The standoff between the US and North Korea progressed dramatically in the past week. The communist state that until recently everybody though was a joke kicked things off by launching a missile over the Japanese island of Hokkaido, before carrying out its sixth nuclear test. An earthquake measured at 6.3 on the richter scale was detected in the country’s mountainous North on Sunday morning. Sisemologists were sure it was not caused by natural means whih gave credibility to North Korean claims that it had conducted what it described as its first underground hydrogen bomb test.
While North Korea's leader Fat Boy Kim and his overdressed Generals bragged about the weapon’s "great destructive power" in a TV broadcast, hinting at a different tactic from dropping an H bomb on some U.S. target; military analysts warned the rogue state may be planning on detonating an H-bomb at high altitude to create an electromagnetic pulse that could knock out parts of the US electrical grid.
A British diplomat with experiene in the region warned that mainstream media's reporting of North Korea has in the past misrepresented them as a bunch of clowns, despite appearances they are an intelligent and logical people. Another analyst said, "North Korea’s threats against the U.S. now include a tactic long discussed by some experts: an electromagnetic pulse, or EMP, triggered by a nuclear weapon that would aim to shut down the U.S. electricity grid."
North Korea’s state news agency made a rare reference to the tactic in a press release release today, in which the country said it was able to load a hydrogen bomb onto a long-range missile. The bomb, North Korea said, "is a multifunctional thermonuclear nuke with great destructive power which can be detonated even at high altitudes for super-powerful EMP attack.’"
Unlike a conventional nuke, an EMP blast is not directly lethal, and is designed to knock out key infrastructure. However, it would probably lead to an unknown number of indirect deaths as hospitals, air and road traffic systems and essential infrastructure such as the electrical distribution grid lose power.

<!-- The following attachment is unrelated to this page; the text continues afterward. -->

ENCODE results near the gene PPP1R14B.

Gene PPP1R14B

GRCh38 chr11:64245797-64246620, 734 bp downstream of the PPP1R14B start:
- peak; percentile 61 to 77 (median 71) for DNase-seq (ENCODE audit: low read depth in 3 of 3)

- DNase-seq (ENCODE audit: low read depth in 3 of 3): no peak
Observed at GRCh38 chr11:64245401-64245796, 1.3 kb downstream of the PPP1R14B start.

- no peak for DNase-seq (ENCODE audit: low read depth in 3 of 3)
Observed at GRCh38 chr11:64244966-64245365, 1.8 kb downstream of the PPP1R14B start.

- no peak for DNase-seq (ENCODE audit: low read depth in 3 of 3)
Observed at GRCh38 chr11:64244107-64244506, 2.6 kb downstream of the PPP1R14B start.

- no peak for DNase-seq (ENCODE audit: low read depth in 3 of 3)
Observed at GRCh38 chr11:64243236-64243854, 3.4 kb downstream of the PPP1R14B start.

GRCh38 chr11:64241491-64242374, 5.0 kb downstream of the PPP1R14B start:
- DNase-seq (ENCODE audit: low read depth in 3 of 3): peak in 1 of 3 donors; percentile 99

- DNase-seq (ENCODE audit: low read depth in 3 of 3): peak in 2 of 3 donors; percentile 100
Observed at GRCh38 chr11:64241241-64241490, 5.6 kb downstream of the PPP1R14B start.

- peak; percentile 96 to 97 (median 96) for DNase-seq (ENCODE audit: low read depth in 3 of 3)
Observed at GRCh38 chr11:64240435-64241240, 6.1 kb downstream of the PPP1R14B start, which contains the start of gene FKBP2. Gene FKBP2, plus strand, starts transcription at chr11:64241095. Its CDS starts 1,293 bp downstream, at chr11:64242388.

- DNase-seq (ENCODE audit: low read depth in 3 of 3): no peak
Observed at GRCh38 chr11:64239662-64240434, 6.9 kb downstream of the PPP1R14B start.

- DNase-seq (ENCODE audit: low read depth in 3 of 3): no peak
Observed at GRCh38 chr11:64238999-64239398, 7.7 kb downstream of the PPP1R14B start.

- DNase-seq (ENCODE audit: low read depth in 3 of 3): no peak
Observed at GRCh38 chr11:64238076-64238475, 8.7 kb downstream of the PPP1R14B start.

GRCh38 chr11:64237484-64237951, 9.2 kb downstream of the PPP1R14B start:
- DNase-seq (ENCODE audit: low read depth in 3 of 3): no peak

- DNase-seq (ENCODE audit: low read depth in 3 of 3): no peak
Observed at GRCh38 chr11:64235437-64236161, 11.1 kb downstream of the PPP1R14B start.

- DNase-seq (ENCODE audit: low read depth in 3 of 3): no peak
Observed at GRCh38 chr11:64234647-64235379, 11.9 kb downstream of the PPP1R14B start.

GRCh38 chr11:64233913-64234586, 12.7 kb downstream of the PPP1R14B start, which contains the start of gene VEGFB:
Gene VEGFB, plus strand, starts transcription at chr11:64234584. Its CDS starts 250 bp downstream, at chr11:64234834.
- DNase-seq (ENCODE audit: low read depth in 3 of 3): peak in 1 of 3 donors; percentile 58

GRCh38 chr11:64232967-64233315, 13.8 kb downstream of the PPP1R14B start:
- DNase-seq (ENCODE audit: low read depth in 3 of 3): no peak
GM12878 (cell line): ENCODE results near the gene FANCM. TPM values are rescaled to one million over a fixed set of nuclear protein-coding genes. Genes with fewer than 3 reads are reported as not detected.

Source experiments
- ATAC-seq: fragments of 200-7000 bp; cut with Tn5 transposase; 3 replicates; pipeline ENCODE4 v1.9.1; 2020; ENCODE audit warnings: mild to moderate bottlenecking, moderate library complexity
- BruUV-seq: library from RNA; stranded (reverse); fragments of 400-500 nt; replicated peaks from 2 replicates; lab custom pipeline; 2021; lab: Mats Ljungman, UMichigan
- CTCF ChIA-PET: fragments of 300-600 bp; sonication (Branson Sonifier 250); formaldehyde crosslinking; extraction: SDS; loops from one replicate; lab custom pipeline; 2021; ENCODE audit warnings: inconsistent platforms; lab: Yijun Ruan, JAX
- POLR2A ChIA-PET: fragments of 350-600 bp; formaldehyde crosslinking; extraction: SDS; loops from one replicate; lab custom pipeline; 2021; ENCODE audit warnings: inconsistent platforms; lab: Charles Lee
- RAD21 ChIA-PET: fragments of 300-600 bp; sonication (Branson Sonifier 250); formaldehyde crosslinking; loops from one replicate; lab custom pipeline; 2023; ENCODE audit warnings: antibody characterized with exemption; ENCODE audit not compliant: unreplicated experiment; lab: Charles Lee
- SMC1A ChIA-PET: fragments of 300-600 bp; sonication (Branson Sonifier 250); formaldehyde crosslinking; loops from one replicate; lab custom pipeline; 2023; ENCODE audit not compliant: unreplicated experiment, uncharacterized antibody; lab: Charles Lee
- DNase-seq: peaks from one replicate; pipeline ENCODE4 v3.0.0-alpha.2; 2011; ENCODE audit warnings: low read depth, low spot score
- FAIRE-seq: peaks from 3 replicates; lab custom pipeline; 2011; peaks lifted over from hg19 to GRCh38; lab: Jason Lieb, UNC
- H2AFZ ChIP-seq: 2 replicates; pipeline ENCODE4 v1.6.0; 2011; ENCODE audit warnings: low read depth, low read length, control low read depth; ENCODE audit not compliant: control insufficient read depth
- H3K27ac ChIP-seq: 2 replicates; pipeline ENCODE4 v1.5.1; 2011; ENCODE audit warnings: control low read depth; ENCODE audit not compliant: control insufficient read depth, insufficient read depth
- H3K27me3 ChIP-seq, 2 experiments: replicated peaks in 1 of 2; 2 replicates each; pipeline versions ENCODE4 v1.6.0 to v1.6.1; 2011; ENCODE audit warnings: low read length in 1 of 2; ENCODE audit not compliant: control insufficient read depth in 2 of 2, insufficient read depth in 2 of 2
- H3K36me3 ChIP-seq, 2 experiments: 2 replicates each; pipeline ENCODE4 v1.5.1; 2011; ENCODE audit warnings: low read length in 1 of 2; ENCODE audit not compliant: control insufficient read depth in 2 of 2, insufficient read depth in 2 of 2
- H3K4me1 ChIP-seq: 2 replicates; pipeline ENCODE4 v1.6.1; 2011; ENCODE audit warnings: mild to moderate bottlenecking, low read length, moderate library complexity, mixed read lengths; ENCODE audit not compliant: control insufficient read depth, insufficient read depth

"The idea of an EMP attack is to detonate a nuclear weapon tens or hundreds of miles above the earth Electromagnetic waves from the nuclear explosion would generate pulses to overwhelm the electric grid and electronic devices in the same way a lightning surge can destroy equipment." We have been led to believe Iran has such weapons and even more sophisticated hi tech weapons.
In the worst possible scenario, regional power grids could be offline for months, potentially costing many deaths as people would eventually start running out of necessities like food and medicine. Lawmakers and the US military have been aware of the EMP threat for many years, as this news blog has reported. WSJ covered a 2008 report commissioned by Congress, the authors warned that an EMP attack would lead to "widespread and long-lasting disruption and damage to the critical infrastructures that underpin the fabric of US society."